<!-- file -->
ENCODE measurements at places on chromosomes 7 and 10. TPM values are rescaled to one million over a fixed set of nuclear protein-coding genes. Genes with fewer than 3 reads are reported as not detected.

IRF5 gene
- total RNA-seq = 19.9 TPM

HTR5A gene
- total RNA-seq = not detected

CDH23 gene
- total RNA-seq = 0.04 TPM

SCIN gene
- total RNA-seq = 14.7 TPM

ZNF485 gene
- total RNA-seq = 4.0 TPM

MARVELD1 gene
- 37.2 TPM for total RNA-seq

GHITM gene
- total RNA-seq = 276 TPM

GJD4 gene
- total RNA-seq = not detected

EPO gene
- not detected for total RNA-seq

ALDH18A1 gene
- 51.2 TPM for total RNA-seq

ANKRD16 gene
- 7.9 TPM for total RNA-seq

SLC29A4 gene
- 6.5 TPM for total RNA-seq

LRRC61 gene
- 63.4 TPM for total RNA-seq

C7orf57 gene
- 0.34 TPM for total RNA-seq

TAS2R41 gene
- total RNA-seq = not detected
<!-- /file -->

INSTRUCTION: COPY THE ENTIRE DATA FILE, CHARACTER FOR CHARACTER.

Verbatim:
ENCODE measurements at places on chromosomes 7 and 10. TPM values are rescaled to one million over a fixed set of nuclear protein-coding genes. Genes with fewer than 3 reads are reported as not detected.

IRF5 gene
- total RNA-seq = 19.9 TPM

HTR5A gene
- total RNA-seq = not detected

CDH23 gene
- total RNA-seq = 0.04 TPM

SCIN gene
- total RNA-seq = 14.7 TPM

ZNF485 gene
- total RNA-seq = 4.0 TPM

MARVELD1 gene
- 37.2 TPM for total RNA-seq

GHITM gene
- total RNA-seq = 276 TPM

GJD4 gene
- total RNA-seq = not detected

EPO gene
- not detected for total RNA-seq

ALDH18A1 gene
- 51.2 TPM for total RNA-seq

ANKRD16 gene
- 7.9 TPM for total RNA-seq

SLC29A4 gene
- 6.5 TPM for total RNA-seq

LRRC61 gene
- 63.4 TPM for total RNA-seq

C7orf57 gene
- 0.34 TPM for total RNA-seq

TAS2R41 gene
- total RNA-seq = not detected